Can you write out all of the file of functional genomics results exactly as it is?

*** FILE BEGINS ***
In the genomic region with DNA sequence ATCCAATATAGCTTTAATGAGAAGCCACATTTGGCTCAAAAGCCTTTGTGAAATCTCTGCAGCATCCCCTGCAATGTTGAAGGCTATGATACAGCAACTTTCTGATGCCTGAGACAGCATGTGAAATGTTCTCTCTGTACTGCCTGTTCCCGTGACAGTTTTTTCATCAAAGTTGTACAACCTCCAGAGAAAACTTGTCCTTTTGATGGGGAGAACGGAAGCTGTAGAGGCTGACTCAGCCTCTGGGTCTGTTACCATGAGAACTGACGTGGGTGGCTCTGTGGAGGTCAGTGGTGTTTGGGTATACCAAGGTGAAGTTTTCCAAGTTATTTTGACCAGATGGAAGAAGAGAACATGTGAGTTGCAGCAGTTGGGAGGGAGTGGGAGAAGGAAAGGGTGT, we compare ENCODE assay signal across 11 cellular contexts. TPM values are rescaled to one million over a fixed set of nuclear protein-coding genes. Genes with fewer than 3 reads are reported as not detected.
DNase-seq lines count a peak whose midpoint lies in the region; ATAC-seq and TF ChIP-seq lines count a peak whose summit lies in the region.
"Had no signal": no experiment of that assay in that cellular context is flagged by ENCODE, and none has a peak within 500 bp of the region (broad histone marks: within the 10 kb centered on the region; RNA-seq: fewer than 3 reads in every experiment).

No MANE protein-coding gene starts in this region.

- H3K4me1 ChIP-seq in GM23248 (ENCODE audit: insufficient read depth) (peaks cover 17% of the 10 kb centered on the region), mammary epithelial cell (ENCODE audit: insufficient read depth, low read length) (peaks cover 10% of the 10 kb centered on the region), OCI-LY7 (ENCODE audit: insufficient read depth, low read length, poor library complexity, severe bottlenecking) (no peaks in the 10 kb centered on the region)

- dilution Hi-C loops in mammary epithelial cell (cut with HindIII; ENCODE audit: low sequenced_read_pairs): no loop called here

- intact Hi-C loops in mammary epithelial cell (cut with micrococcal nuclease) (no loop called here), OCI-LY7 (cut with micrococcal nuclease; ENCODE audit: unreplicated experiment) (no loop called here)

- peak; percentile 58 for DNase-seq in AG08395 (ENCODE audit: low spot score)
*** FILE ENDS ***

In the genomic region with DNA sequence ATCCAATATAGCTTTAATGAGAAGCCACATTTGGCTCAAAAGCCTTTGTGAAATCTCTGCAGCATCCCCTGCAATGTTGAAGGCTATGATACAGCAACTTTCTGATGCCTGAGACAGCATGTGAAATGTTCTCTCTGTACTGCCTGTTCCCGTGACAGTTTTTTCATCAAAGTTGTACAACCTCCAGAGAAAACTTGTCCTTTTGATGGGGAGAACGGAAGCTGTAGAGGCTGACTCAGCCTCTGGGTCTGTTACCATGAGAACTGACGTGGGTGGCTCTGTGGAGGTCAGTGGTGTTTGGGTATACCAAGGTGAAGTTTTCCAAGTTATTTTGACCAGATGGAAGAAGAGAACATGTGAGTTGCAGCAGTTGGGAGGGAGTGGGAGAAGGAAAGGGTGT, we compare ENCODE assay signal across 11 cellular contexts. TPM values are rescaled to one million over a fixed set of nuclear protein-coding genes. Genes with fewer than 3 reads are reported as not detected.
DNase-seq lines count a peak whose midpoint lies in the region; ATAC-seq and TF ChIP-seq lines count a peak whose summit lies in the region.
"Had no signal": no experiment of that assay in that cellular context is flagged by ENCODE, and none has a peak within 500 bp of the region (broad histone marks: within the 10 kb centered on the region; RNA-seq: fewer than 3 reads in every experiment).

No MANE protein-coding gene starts in this region.

- H3K4me1 ChIP-seq in GM23248 (ENCODE audit: insufficient read depth) (peaks cover 17% of the 10 kb centered on the region), mammary epithelial cell (ENCODE audit: insufficient read depth, low read length) (peaks cover 10% of the 10 kb centered on the region), OCI-LY7 (ENCODE audit: insufficient read depth, low read length, poor library complexity, severe bottlenecking) (no peaks in the 10 kb centered on the region)

- dilution Hi-C loops in mammary epithelial cell (cut with HindIII; ENCODE audit: low sequenced_read_pairs): no loop called here

- intact Hi-C loops in mammary epithelial cell (cut with micrococcal nuclease) (no loop called here), OCI-LY7 (cut with micrococcal nuclease; ENCODE audit: unreplicated experiment) (no loop called here)

- peak; percentile 58 for DNase-seq in AG08395 (ENCODE audit: low spot score)